Flash Fiction: Falling

“Temisan.” Mother whispered.
“Temisan wake up.”
I reluctantly opened my eyes and saw she was out of the bed, looking out through the window.
“My God.” She said.
“Mama what is it?”
She came over to my side.
“Remember son, you must be strong at all times.”
“Mama what’s going on?”
She pushed me under the bed and told me to stay quiet. I heard footsteps coming slowly towards our room and the door was flung open. Someone came in but I couldn’t see who as the light was off in Mama’s room.
“Agatha!” A raspy male voice called.
“Why are you here?” I heard her say.
“My son. I am here for him. He has been away from me for too long.”
“Never! I won’t let you take him. He won’t become irresponsible like you.”
I heard a slow chuckle coming from the stranger. He advanced towards her and grabbed her by her neck.
“Temisan run!” Mama called out.

As if pushed by some force, I sprinted from underneath the bed and found myself running towards the open front door. A gun shot sounded behind me and I hesitated.
But run she had said. So I ran towards the main road.
“Temisan!” The street seemed to echo.
Exhausted, I crouched on a path by the side of the road. In a blink of an eye I was falling, down into the dark. Falling into the unknown. My feet landed with a splash and I became aware of the walls around me. I was in a well.
“Mama!” I screamed.

“Mama!” I muttered.
“Were you talking to me?” Ik asked.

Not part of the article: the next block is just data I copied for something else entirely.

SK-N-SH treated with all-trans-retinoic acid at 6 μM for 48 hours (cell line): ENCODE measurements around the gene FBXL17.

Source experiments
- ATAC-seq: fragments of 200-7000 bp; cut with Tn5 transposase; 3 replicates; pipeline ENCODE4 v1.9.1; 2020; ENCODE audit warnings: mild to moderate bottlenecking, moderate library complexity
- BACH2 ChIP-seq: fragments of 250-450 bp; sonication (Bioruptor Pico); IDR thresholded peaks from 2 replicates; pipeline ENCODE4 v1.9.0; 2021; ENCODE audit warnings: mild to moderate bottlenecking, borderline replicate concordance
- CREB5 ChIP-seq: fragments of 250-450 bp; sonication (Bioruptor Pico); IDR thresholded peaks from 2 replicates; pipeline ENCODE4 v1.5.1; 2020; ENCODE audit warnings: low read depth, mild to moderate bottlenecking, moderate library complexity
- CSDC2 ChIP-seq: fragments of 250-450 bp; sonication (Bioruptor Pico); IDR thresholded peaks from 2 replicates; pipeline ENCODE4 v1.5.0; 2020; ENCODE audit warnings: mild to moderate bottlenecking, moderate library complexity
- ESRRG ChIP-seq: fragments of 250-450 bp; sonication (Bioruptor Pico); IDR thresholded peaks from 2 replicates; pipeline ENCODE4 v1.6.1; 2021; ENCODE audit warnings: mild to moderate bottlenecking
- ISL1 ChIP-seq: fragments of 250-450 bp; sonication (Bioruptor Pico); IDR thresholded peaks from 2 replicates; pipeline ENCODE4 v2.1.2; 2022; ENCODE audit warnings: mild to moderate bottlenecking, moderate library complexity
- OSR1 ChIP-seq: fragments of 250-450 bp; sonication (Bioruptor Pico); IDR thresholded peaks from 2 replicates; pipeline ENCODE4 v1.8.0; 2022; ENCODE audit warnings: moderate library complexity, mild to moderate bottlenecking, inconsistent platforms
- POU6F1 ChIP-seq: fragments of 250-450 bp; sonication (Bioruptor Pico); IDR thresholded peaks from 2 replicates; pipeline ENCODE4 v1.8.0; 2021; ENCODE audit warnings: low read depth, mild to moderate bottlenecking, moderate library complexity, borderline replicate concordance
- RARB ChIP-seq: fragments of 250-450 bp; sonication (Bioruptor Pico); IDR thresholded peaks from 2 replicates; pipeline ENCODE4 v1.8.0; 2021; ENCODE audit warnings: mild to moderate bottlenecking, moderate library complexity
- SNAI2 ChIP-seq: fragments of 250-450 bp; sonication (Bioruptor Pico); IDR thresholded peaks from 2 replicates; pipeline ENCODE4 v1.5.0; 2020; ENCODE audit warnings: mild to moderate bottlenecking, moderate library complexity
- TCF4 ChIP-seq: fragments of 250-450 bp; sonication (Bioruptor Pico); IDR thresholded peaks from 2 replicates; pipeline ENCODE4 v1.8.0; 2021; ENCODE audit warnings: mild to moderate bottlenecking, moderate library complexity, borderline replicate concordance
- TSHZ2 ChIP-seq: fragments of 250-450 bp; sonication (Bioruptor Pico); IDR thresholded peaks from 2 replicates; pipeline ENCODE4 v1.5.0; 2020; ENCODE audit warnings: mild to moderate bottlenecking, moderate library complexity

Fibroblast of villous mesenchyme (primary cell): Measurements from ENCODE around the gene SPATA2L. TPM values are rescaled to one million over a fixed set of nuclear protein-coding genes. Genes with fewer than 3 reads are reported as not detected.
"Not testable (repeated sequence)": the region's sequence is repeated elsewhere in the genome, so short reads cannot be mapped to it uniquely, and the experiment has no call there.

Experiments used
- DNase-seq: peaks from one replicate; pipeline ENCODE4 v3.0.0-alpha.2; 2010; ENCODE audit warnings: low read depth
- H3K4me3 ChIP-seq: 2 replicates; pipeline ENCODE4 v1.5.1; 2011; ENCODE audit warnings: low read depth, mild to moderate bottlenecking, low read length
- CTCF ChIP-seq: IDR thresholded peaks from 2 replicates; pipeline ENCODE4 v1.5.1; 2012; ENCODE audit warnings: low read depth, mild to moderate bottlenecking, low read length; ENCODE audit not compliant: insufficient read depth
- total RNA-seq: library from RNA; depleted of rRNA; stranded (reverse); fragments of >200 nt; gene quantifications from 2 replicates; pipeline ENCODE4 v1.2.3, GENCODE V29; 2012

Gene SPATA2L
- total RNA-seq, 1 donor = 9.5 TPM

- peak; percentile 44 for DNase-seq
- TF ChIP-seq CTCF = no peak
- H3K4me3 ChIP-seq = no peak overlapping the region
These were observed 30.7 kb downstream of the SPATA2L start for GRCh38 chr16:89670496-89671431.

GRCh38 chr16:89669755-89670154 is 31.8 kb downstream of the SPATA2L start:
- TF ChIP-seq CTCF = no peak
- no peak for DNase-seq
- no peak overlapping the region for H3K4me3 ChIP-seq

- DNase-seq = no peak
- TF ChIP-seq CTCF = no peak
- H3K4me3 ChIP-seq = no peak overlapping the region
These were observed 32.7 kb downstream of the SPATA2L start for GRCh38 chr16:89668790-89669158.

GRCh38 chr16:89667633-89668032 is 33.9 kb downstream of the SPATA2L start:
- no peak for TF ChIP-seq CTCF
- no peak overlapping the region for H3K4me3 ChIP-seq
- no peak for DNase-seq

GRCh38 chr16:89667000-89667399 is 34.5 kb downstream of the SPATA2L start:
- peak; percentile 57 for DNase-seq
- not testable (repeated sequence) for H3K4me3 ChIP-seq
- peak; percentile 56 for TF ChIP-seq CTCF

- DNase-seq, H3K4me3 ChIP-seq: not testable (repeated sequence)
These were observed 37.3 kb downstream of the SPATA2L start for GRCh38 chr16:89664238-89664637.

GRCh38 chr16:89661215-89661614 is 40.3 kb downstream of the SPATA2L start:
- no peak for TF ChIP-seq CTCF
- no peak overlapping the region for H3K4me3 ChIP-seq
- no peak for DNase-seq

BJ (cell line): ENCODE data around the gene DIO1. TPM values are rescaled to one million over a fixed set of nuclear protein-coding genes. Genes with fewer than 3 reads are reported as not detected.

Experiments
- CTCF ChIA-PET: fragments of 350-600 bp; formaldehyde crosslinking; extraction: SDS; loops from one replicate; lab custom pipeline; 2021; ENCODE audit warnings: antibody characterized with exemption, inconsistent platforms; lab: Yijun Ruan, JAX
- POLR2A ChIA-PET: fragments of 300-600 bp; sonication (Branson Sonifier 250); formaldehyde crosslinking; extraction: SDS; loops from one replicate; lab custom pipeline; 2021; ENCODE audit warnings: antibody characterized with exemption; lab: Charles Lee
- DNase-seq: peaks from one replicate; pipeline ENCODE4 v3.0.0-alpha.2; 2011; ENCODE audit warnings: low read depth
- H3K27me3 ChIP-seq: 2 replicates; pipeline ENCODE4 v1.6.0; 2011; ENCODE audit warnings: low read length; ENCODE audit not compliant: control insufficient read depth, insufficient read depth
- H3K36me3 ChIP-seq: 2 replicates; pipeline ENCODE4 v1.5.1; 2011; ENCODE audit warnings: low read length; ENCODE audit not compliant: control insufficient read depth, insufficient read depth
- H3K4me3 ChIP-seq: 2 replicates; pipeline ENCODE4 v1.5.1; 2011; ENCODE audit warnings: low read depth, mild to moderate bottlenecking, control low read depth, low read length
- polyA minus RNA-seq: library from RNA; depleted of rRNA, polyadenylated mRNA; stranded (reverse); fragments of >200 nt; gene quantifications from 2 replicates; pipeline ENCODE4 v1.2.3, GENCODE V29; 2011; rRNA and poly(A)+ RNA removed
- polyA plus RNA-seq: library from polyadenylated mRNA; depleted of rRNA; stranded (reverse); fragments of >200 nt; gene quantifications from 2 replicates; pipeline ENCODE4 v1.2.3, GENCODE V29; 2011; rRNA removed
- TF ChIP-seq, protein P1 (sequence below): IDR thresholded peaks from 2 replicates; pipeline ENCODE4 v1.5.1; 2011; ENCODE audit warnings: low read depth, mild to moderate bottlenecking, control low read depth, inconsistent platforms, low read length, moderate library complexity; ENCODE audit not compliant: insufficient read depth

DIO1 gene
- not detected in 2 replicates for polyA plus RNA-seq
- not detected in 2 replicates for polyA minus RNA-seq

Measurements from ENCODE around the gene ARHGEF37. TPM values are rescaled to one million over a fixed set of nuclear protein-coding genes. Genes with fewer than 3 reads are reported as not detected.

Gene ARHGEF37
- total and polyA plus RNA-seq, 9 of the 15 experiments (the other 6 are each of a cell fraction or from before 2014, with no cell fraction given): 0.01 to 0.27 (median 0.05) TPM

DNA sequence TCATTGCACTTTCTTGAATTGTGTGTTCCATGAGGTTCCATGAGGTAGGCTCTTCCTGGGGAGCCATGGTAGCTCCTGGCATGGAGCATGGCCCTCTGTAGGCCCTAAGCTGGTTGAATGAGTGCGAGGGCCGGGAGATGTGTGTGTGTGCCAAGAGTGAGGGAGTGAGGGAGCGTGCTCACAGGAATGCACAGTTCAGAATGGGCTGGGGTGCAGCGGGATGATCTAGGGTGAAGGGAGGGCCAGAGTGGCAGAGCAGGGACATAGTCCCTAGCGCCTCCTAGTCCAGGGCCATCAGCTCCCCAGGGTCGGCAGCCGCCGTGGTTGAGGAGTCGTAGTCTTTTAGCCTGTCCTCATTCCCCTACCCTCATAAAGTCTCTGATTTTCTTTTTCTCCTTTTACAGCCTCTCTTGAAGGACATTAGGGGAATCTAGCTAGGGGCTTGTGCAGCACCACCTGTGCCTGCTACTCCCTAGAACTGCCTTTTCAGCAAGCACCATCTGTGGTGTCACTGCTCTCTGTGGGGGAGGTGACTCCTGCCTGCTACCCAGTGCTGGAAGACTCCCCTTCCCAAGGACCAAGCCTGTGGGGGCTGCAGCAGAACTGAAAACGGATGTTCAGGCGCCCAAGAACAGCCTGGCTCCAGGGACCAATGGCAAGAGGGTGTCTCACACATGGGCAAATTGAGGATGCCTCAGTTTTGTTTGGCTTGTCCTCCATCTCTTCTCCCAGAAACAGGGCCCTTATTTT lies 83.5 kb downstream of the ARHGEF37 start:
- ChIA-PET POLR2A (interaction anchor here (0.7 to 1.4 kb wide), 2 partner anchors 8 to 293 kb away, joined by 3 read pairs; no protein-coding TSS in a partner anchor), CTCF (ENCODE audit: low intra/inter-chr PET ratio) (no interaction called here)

“Not at all.”
“I thought you said something.”
I shook my head and turned my attention back to the control panel of the aircraft I was flying in front of me. The blue sky seemed a bit dull today and it was probably because of the harmattan weather. It made it easy to manipulate the aircraft though.

Then my eyes saw it. My heart skipped a beat.
“Ik!” I shouted.
My co-pilot Ikeoghene turned towards me.
“Was this aircraft refueled yesterday?”
“I don’t know. I’m not in charge of that.”
“Oh my God! Ik this craft has hardly any fuel in it!”
The body of water underneath us was almost making me hyperventilate.
“Chimo!” He exclaimed.
“What do we do now?” I wondered, my heart starting to beat fast.
“There should be parachutes in the supply trunk.”
“So we jump out?”
“There’s no other choice. We can’t make it.” He gestured towards the red light blinking under the fuel meter.
I put the craft on autopilot, my heart racing now. Oh my God. I’m going to die.

“Temisan have it.” Ik handed me a parachute. The red light was blinking faster now and the plane was starting to swerve.
“Temisan let’s go!”
“I can’t do this. I’m hydrophobic.”
“I can’t stand water.”